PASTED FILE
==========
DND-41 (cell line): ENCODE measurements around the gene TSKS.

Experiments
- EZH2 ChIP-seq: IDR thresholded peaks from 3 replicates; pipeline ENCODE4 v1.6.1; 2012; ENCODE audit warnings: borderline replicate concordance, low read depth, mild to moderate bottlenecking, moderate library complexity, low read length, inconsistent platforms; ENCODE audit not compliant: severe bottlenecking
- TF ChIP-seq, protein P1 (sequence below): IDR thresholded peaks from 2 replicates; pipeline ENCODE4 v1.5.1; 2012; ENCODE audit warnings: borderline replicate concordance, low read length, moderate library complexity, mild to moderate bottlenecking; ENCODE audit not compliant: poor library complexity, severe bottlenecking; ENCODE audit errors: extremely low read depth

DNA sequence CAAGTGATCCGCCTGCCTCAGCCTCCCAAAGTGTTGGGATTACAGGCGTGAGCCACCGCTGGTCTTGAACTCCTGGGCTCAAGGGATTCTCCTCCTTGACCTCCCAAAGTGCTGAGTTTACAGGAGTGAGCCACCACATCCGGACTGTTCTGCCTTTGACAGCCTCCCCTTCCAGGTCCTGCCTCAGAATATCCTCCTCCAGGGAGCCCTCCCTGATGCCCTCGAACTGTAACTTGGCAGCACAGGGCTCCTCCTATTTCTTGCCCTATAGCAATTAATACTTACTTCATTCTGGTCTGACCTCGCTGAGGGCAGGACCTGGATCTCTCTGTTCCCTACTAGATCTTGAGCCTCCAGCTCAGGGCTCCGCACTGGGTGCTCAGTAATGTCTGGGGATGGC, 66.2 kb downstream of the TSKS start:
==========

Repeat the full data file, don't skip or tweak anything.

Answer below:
DND-41 (cell line): ENCODE measurements around the gene TSKS.

Experiments
- EZH2 ChIP-seq: IDR thresholded peaks from 3 replicates; pipeline ENCODE4 v1.6.1; 2012; ENCODE audit warnings: borderline replicate concordance, low read depth, mild to moderate bottlenecking, moderate library complexity, low read length, inconsistent platforms; ENCODE audit not compliant: severe bottlenecking
- TF ChIP-seq, protein P1 (sequence below): IDR thresholded peaks from 2 replicates; pipeline ENCODE4 v1.5.1; 2012; ENCODE audit warnings: borderline replicate concordance, low read length, moderate library complexity, mild to moderate bottlenecking; ENCODE audit not compliant: poor library complexity, severe bottlenecking; ENCODE audit errors: extremely low read depth

DNA sequence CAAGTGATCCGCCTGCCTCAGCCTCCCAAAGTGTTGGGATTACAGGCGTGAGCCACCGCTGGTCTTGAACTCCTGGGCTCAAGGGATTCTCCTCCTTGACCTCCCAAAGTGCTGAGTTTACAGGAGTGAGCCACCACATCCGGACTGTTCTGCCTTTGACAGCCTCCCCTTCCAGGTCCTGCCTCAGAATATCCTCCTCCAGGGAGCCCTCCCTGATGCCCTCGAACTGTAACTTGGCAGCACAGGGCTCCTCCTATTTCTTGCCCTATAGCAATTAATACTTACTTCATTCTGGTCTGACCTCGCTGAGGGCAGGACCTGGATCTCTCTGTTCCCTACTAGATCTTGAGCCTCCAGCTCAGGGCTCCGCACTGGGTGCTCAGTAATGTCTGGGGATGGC, 66.2 kb downstream of the TSKS start: